You can discuss these and other issues with your Charleston divorce attorney. The team at the Pence Law Firm can help you find solutions that pave the way for your future. Call us at 304-345-7250 to set up a consultation now.

Understanding Your Current Obligations, Commitments, and Initiatives

You should start with a full analysis and inventory of your current charitable obligations and commitments. If you and your spouse have committed yourselves to financial donations, volunteer work, or official partnerships, there may be contractual requirements that will keep you locked in for a set period of time. Inventorying these gives you a foundation from which to start negotiating. 

If you foresee yourself having a lot of free time after divorce, you may agree to take on volunteer obligations while your ex takes on the financial commitments you’ve made. You may also want to find out if divorce is a valid reason to break or amend a contract. Keep in mind that you may damage your reputation within the charitable community if you do so—this is a decision to make after extensive research and contemplation.

Financial Contributions and Responsibilities

Your financial life after divorce will look very different from married life. Your charitable commitments must fit within the framework of your new life. This may mean adjusting your financial commitments or terminating them completely. You and your spouse may opt to split these commitments to ensure that one partner doesn’t bear the full load.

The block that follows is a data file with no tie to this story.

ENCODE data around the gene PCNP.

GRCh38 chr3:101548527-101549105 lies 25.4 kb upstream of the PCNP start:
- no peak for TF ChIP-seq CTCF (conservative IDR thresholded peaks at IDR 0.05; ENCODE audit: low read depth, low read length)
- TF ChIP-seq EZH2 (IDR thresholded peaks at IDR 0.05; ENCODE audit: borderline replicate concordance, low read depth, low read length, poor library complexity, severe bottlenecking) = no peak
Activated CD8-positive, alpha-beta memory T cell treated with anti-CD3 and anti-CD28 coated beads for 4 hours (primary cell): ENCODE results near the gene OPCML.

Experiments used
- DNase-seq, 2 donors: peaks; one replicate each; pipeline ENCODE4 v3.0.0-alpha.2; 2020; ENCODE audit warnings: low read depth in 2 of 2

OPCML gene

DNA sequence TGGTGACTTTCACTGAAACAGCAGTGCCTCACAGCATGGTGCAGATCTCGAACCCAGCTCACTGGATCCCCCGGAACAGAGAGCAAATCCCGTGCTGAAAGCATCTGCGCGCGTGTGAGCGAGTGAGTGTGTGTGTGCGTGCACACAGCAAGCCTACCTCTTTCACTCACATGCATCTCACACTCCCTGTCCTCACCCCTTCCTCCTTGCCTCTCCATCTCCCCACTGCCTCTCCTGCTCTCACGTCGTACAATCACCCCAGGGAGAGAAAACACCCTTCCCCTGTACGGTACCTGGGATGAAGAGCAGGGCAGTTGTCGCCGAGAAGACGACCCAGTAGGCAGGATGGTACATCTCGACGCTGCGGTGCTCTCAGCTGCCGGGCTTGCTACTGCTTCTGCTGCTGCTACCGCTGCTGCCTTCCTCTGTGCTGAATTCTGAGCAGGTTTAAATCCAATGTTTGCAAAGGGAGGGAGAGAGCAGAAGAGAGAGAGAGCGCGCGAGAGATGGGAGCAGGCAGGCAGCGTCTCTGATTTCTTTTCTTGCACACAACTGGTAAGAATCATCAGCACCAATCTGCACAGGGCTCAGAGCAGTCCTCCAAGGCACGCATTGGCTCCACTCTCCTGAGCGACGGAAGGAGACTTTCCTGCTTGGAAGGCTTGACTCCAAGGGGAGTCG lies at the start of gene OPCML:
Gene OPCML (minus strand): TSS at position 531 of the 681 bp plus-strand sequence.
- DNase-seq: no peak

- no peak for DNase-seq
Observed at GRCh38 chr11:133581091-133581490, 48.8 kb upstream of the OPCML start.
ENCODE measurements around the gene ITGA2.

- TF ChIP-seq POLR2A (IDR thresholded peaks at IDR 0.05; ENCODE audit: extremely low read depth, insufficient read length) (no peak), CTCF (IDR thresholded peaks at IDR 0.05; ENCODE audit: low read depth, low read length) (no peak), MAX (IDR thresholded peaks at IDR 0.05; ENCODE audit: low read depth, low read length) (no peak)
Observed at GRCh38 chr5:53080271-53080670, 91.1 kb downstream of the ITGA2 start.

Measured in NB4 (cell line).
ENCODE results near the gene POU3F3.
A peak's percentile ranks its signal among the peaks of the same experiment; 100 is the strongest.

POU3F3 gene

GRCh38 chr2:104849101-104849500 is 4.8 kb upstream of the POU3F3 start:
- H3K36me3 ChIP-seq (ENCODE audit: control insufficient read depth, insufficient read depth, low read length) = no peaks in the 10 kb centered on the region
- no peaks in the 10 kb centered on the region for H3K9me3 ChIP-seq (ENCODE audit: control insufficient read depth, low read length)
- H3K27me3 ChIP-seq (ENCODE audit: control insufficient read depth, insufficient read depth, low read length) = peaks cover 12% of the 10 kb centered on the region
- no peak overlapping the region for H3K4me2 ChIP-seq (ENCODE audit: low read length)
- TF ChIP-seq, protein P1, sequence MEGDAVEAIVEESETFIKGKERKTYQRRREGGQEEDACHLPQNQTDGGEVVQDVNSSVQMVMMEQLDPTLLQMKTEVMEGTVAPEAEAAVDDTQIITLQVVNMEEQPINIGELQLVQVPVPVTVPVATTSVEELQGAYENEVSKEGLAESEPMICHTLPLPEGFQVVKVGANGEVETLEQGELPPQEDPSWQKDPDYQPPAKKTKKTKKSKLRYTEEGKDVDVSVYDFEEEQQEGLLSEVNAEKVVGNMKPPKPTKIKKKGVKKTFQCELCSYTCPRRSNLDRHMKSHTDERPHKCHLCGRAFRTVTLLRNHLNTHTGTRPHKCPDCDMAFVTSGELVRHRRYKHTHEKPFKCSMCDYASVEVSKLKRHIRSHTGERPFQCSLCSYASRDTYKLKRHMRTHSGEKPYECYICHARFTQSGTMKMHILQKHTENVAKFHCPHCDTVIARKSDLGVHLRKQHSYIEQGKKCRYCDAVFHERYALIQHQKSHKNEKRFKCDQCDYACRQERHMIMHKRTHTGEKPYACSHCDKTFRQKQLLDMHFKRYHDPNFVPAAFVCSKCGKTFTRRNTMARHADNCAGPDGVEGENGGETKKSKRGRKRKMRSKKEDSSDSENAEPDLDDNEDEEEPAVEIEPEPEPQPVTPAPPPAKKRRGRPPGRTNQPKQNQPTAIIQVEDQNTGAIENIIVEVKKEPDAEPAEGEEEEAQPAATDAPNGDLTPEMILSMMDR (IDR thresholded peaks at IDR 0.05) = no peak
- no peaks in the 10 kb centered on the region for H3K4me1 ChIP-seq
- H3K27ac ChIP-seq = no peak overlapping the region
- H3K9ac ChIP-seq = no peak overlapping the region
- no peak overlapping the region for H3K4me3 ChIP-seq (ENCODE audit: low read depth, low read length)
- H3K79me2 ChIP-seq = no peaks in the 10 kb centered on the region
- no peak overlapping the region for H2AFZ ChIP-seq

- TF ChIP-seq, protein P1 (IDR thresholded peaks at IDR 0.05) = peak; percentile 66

In these cases, it often makes sense to have spouses take on the causes that matter most to them. If you and your spouse have substantial assets, you may choose to fulfill the financial terms of the contract in full immediately in order to sever the tie and start anew.

For some, it makes sense to tie ongoing financial contributions to the division of assets. For example, if one party takes on the financial obligations of a charitable agreement, it may make sense that they receive slightly more of the marital estate to make up for that. This is often a viable option if one spouse wants to wash their hands of philanthropy entirely and start completely anew after divorce.

Navigating Disputes

Disputes may arise as you and your spouse try to figure out your charitable goals and efforts after divorce. Try to maintain open communication during this time; even if you’re on opposite sides of your divorce, you both want to fulfill the terms of your charitable agreements and do good work in the community.

If disputes seem impossible to overcome, consider working with a mediator to develop decision-making protocols related to your philanthropic efforts. They can also help you negotiate an agreement that benefits both parties. Coming up with decision-making protocols before issues arise can make it much easier for everyone when problems inevitably come up.

Finding Your Own Independent Charitable Path